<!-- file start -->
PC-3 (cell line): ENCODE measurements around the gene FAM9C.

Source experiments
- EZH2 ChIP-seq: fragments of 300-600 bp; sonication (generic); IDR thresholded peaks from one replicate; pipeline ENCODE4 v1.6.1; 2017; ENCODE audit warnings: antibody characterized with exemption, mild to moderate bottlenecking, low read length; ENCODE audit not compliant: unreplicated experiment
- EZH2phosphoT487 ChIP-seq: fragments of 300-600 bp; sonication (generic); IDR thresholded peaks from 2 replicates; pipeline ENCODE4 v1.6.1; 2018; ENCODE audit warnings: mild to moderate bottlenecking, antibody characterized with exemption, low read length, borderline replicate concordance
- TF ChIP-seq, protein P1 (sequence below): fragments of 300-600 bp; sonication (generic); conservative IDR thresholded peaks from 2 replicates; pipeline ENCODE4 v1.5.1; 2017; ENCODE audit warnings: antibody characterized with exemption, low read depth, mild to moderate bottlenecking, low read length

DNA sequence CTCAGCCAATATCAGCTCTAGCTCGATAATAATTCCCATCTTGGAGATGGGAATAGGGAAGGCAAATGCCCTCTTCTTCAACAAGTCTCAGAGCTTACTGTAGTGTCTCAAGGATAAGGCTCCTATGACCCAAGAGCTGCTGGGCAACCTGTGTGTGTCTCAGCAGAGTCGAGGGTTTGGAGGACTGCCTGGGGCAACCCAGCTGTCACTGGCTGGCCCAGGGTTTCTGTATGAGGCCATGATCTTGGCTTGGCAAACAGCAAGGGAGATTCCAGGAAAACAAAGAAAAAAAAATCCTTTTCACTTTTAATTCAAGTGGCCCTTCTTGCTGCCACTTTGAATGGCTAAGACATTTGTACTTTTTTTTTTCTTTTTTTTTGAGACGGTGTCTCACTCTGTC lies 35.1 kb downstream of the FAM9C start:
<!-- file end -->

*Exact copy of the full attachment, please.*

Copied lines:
PC-3 (cell line): ENCODE measurements around the gene FAM9C.

Source experiments
- EZH2 ChIP-seq: fragments of 300-600 bp; sonication (generic); IDR thresholded peaks from one replicate; pipeline ENCODE4 v1.6.1; 2017; ENCODE audit warnings: antibody characterized with exemption, mild to moderate bottlenecking, low read length; ENCODE audit not compliant: unreplicated experiment
- EZH2phosphoT487 ChIP-seq: fragments of 300-600 bp; sonication (generic); IDR thresholded peaks from 2 replicates; pipeline ENCODE4 v1.6.1; 2018; ENCODE audit warnings: mild to moderate bottlenecking, antibody characterized with exemption, low read length, borderline replicate concordance
- TF ChIP-seq, protein P1 (sequence below): fragments of 300-600 bp; sonication (generic); conservative IDR thresholded peaks from 2 replicates; pipeline ENCODE4 v1.5.1; 2017; ENCODE audit warnings: antibody characterized with exemption, low read depth, mild to moderate bottlenecking, low read length

DNA sequence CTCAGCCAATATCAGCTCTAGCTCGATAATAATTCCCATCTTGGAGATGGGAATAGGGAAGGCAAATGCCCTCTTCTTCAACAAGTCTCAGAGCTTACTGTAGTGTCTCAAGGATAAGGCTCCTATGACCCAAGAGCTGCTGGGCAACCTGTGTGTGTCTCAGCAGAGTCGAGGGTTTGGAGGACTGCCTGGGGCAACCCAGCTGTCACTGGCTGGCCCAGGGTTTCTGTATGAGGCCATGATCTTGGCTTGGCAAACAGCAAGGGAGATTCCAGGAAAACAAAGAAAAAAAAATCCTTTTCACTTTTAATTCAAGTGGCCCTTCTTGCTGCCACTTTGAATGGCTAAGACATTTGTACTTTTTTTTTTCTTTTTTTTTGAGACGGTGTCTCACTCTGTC lies 35.1 kb downstream of the FAM9C start: